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I recently published a case study about the effects of service pick-up and delivery (service valet) on loaner turn time. You can read the paper . (Spoiler alert: Loaner turn time was reduced by approximately 1.2 days, or over 40%.)
The study had a few other gems. Among them, analysis showed customers who used service valet had RO values 18% higher than those who did not use service valet. Theoretically, these service valet customers could have had more expensive repairs but that is not likely given the large sample size.
Instead, our longstanding experience shows service valet customers purchase more recommended services. So this begs the question:
Why do customers who do not visit the dealership spend 18% more on auto service?
Evidence and armchair psychology support our analysis. Consider the psychology from the customer’s viewpoint.
The dealership saved the customer a few hours by not requiring them to visit the store to service their car. Result: customer saved time, feels valued.
Customers expecting to wait in the customer lounge for an hour are less likely to purchase additional services if it requires more time at the dealership and less time where they were planning to be (i.e. work, family, golf).
Customers in the comfort of their home or office, with a loaner, have no time constraint and are more likely to say yes to a suggested repair as the car is already at the dealership, the repair is likely needed, and there is little sense is saying No only to bring the car back at a later time.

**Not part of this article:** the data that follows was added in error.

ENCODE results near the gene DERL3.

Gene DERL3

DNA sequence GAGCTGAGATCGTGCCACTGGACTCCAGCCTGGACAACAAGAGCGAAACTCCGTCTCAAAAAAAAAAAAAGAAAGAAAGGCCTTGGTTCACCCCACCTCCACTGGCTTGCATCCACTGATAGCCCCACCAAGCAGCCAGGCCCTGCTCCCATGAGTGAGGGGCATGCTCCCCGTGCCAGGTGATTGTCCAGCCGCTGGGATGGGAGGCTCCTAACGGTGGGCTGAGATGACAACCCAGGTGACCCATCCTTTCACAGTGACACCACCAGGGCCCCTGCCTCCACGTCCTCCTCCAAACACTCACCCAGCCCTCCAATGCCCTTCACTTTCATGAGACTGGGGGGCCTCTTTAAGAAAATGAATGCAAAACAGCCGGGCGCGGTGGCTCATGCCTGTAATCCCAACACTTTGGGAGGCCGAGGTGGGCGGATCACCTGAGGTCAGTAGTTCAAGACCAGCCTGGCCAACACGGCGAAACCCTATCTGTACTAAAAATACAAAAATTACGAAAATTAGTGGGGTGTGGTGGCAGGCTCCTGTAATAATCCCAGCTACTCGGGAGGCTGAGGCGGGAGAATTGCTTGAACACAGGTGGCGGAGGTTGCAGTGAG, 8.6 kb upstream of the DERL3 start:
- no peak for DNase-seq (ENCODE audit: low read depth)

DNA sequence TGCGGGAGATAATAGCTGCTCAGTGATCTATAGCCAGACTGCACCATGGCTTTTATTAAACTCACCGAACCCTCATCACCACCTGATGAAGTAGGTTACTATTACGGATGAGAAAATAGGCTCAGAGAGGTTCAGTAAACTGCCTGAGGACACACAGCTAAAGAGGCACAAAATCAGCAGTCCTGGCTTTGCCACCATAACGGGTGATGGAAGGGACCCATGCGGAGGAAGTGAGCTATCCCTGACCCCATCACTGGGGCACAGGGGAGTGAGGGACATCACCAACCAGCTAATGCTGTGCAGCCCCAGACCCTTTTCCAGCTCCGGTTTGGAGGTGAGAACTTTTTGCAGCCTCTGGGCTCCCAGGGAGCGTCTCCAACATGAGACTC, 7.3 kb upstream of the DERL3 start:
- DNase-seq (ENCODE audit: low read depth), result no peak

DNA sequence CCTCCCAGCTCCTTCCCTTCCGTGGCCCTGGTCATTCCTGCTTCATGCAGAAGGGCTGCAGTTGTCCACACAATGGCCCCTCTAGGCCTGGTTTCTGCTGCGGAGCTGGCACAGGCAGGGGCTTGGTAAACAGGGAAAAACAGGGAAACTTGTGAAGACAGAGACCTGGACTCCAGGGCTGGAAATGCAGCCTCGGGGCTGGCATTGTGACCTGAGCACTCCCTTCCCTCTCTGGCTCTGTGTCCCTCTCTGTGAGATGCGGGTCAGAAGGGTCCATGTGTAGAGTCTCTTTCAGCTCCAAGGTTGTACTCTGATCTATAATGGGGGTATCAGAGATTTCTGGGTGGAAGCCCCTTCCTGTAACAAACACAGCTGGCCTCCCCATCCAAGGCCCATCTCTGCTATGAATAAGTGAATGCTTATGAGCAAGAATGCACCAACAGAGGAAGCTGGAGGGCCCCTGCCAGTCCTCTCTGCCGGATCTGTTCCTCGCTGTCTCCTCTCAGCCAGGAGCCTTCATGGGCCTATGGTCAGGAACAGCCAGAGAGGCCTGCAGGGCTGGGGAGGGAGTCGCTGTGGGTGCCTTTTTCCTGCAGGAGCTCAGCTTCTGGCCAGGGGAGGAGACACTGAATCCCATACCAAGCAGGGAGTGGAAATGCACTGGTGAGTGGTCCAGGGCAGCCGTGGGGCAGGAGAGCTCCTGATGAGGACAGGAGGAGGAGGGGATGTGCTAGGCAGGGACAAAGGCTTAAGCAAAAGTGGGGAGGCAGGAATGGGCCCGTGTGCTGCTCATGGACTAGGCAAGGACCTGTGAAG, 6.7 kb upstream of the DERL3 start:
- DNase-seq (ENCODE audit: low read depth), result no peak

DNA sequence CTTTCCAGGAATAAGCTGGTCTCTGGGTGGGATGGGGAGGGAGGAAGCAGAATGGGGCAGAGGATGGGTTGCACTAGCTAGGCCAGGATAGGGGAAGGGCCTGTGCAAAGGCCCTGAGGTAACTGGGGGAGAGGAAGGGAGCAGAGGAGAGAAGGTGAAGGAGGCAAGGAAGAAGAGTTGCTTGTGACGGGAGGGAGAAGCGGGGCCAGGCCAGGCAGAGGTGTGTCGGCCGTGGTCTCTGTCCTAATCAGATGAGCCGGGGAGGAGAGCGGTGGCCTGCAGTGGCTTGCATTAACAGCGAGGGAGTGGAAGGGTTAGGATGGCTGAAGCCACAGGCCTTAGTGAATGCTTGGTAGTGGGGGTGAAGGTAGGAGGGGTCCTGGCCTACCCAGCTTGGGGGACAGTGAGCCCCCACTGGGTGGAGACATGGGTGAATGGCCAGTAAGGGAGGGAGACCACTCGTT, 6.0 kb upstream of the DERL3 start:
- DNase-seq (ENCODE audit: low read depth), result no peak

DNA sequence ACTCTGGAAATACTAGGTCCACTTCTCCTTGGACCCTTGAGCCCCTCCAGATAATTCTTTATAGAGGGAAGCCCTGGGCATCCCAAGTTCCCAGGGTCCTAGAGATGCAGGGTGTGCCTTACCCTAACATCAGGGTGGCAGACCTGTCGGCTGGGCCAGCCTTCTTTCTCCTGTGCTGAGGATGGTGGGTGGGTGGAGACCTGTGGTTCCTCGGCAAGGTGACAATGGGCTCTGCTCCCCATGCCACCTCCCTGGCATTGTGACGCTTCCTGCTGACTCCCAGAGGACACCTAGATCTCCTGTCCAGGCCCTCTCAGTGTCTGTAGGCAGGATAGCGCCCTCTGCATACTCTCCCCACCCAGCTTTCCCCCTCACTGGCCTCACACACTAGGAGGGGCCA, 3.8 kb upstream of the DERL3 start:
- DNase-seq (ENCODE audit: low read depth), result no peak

Many customer segments (females and non-automotive savvy males) are more likely to say no to an “in person” pitch, when the suggested repair is outside the realm of what they were expecting. This is a natural reflex, especially in the automotive sector.
The median annual income of a luxury car owner in the United States is $99,364 or approx. $50/hour. The average luxury car owner would equate two hours of savings to $100. A customer is more likely to make additional purchases if it’s directly connected to a savings or discount in the same transaction.
The pick-up and delivery service sets up the sales concept of reciprocity. Now that the dealership has given the customer something (time, less pressure, more convenience), the customer will feel better about reciprocating.
Is another explanation for the increased RO value that a service advisor could be a better salesperson over the phone? Granted, service advisors like to have a direct (emotional) connection with their customers but there is a valid explanation as to why service advisors who offer pick-up and delivery show higher RO values.
We’ll look at the upsell transaction and service valet from the viewpoint of the service advisor in the next blog post. Stay tuned. Be driven.